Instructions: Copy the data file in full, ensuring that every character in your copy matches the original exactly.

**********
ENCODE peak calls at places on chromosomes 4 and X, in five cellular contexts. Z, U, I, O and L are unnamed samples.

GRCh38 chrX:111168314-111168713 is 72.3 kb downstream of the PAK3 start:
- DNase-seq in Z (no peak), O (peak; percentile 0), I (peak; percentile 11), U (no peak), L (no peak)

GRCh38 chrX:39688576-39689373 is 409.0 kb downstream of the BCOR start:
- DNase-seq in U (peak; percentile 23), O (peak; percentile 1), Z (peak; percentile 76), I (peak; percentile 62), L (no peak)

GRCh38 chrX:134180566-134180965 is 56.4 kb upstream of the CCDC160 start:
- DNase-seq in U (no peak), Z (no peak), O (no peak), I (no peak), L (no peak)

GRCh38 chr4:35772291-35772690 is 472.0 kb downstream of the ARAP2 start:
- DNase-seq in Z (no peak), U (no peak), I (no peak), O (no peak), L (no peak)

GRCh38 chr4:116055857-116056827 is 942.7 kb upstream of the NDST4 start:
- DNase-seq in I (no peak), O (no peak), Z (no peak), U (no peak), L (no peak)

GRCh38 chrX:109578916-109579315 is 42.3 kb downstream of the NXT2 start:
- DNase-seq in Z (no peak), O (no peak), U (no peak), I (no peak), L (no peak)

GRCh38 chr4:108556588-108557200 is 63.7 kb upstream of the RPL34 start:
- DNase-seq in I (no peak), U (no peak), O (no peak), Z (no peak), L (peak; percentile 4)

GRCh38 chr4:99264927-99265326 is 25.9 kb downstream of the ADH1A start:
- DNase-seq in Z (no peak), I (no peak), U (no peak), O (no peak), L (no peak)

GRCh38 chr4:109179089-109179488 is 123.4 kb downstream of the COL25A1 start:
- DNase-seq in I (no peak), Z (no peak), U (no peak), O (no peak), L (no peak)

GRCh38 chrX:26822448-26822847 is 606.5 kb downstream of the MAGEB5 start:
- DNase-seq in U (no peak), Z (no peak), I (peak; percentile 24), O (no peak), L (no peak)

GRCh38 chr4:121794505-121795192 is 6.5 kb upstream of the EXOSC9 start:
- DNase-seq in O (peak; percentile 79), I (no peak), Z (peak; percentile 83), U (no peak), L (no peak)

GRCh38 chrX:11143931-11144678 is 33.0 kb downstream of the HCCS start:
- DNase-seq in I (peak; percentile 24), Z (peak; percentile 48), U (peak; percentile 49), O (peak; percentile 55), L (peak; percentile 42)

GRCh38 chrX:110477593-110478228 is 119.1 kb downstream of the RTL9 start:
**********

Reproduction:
ENCODE peak calls at places on chromosomes 4 and X, in five cellular contexts. Z, U, I, O and L are unnamed samples.

GRCh38 chrX:111168314-111168713 is 72.3 kb downstream of the PAK3 start:
- DNase-seq in Z (no peak), O (peak; percentile 0), I (peak; percentile 11), U (no peak), L (no peak)

GRCh38 chrX:39688576-39689373 is 409.0 kb downstream of the BCOR start:
- DNase-seq in U (peak; percentile 23), O (peak; percentile 1), Z (peak; percentile 76), I (peak; percentile 62), L (no peak)

GRCh38 chrX:134180566-134180965 is 56.4 kb upstream of the CCDC160 start:
- DNase-seq in U (no peak), Z (no peak), O (no peak), I (no peak), L (no peak)

GRCh38 chr4:35772291-35772690 is 472.0 kb downstream of the ARAP2 start:
- DNase-seq in Z (no peak), U (no peak), I (no peak), O (no peak), L (no peak)

GRCh38 chr4:116055857-116056827 is 942.7 kb upstream of the NDST4 start:
- DNase-seq in I (no peak), O (no peak), Z (no peak), U (no peak), L (no peak)

GRCh38 chrX:109578916-109579315 is 42.3 kb downstream of the NXT2 start:
- DNase-seq in Z (no peak), O (no peak), U (no peak), I (no peak), L (no peak)

GRCh38 chr4:108556588-108557200 is 63.7 kb upstream of the RPL34 start:
- DNase-seq in I (no peak), U (no peak), O (no peak), Z (no peak), L (peak; percentile 4)

GRCh38 chr4:99264927-99265326 is 25.9 kb downstream of the ADH1A start:
- DNase-seq in Z (no peak), I (no peak), U (no peak), O (no peak), L (no peak)

GRCh38 chr4:109179089-109179488 is 123.4 kb downstream of the COL25A1 start:
- DNase-seq in I (no peak), Z (no peak), U (no peak), O (no peak), L (no peak)

GRCh38 chrX:26822448-26822847 is 606.5 kb downstream of the MAGEB5 start:
- DNase-seq in U (no peak), Z (no peak), I (peak; percentile 24), O (no peak), L (no peak)

GRCh38 chr4:121794505-121795192 is 6.5 kb upstream of the EXOSC9 start:
- DNase-seq in O (peak; percentile 79), I (no peak), Z (peak; percentile 83), U (no peak), L (no peak)

GRCh38 chrX:11143931-11144678 is 33.0 kb downstream of the HCCS start:
- DNase-seq in I (peak; percentile 24), Z (peak; percentile 48), U (peak; percentile 49), O (peak; percentile 55), L (peak; percentile 42)

GRCh38 chrX:110477593-110478228 is 119.1 kb downstream of the RTL9 start: